Kevin Durant brought the Larry O’Brien Championship Trophy to Seat Pleasant, Maryland, on Thursday, coming back home to serve as the guest of honor in a parade celebrating his first NBA championship and first NBA Finals Most Valuable Player award with the Golden State Warriors.
As often tends to happen in the shadow of Washington, D.C., though, politics encroached on the proceedings.
A reporter from TMZ Sports grabbed a moment with Durant as he got into a convertible for the parade, asking the four-time NBA scoring champion what he thought about how many of his fellow athletes and NBA players — most notably friend/rival/pickup hoops partner LeBron James — have been vocal about the actions and comments of President Donald Trump.
“Hell yeah, hell yeah,” Durant said. “We supposed to be. We don’t f*** with him.”
Durant declined to answer the reporter’s follow-up question about whether he planned to “get involved with” making a broader statement in opposition to the president. To be fair, though, the one KD did make — the latest indication that many pro athletes and others in the sporting world’s public eye aren’t interested in “sticking to sports” — was pretty clear, direct and unmistakable.
In fact, as Durant told ESPN’s Chris Haynes, he so seriously doesn’t eff with the sitting president that he wouldn’t visit the White House should the championship-winning Warriors receive an invitation to do so:
“Nah, I won’t do that,” said Durant, the 2017 NBA Finals MVP. “I don’t respect who’s in office right now.” […]
He expounded on why he will bypass the White House visit, a ritual for professional teams coming off of championship seasons.
“I don’t agree with what he agrees with, so my voice is going to be heard by not doing that,” said Durant, who said it wasn’t an organizational decision. “That’s just me personally, but if I know my guys well enough, they’ll all agree with me.”
After the Warriors beat the Cleveland Cavaliers in the 2017 NBA Finals, the team immediately faced questions as to whether they’d accept an invitation to visit the White House — an invitation first extended by the sitting president to the newly crowned NBA champion in 1963, when John F. Kennedy welcomed Bill Russell’s Boston Celtics, and a regular annual occurrence since the Reagan administration — to meet with Trump, a president whose candidacy and rhetoric multiple members of the Warriors had publicly denounced. Two-time MVP Stephen Curry said in mid-June he hadn’t made a decision on the matter, but that he was leaning against going, because “we don’t want that to taint what we accomplished this year.” Head coach Steve Kerr, who has offered vocal and unsparing criticism of Trump at times, said the team would at least consider a visit should the opportunity arise, “out of respect for the office.”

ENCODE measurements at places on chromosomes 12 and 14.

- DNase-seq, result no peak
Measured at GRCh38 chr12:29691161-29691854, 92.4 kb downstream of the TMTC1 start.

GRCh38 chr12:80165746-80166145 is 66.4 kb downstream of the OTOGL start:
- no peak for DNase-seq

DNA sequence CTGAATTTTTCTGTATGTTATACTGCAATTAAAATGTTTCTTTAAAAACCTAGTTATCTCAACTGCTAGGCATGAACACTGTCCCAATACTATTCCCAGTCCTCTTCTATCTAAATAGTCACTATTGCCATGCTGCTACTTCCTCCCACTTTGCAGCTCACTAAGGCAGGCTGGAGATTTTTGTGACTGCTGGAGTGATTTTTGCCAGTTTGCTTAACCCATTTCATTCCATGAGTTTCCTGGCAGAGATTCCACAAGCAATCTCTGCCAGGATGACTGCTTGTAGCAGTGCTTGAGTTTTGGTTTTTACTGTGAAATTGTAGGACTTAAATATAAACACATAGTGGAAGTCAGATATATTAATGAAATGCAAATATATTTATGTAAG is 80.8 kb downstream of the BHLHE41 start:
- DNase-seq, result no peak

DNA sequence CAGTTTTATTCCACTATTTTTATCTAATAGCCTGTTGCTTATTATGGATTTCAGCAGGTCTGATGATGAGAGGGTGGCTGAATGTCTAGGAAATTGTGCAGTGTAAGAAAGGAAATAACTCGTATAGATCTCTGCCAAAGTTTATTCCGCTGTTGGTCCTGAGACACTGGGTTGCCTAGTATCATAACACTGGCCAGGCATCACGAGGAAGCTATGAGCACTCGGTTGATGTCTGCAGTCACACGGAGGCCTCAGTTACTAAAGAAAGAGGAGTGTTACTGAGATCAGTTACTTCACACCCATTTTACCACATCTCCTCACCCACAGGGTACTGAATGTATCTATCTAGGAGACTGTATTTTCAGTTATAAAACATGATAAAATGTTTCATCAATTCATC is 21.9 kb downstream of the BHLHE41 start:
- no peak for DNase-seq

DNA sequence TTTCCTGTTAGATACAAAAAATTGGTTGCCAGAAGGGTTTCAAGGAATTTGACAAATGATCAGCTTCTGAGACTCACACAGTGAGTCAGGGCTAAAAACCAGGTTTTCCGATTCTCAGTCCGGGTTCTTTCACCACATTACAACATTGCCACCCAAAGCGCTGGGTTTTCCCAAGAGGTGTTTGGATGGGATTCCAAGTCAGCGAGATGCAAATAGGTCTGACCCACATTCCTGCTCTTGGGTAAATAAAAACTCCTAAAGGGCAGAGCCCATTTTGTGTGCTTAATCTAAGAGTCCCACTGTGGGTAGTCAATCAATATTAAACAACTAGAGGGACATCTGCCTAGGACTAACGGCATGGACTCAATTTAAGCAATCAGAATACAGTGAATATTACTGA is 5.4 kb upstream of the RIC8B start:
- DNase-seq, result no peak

Durant, for his part, said he had a take on the matter, “but I’m going to leave it to myself right now.” A couple of months later, though, he’s chosen to speak freely. More from Haynes:
“I just wanted to sit back and analyze everything and gather my thoughts,” Durant said. “I wanted to say something immediately, but I definitely want to be the voice of where I come from and people who have come from my neighborhood and deal with oppression.
“I’m representing a lot of people. As far as what’s going on in our country, for one as an athlete, you have to commend Colin Kaepernick, LeBron James, Carmelo Anthony, CP3 (Chris Paul), [and] Dwyane Wade for starting that conversation last year. Russell Westbrook also said something in his speech. A lot guys with platforms have drove the conversation in a good direction. And what’s going on in Charlottesville, that was unfathomable.” […]
Durant believes the President has played a role in the escalation of racial tension and the public rise of white supremacists.
“He’s definitely driving it,” Durant said. “I feel ever since he’s got into office, or since he ran for the presidency, our country has been so divided and it’s not a coincidence. When [Barack] Obama was in office, things were looking up. We had so much hope in our communities where I come from because we had a black President, and that was a first.
“So, to see that, and to be where we are now, it just felt like we took a turn for the worse, man. It all comes from who is in the administration. It comes from the top — leadership trickles down to the rest of us. So, you know, if we have someone in office that doesn’t care about all people, then we won’t go anywhere as a country. In my opinion, until we get him out of here, we won’t see any progress.”
Golden State is set to be in Washington, D.C., on Feb. 28, 2018 to take on the Washington Wizards. The White House has yet to officially extend an invitation to the Warriors. With a superstar of Durant’s caliber now on the record, and so forcefully, it ought to be awfully interesting to see if one does come their way.
Source: Dan Devine| Ball Don’t Lie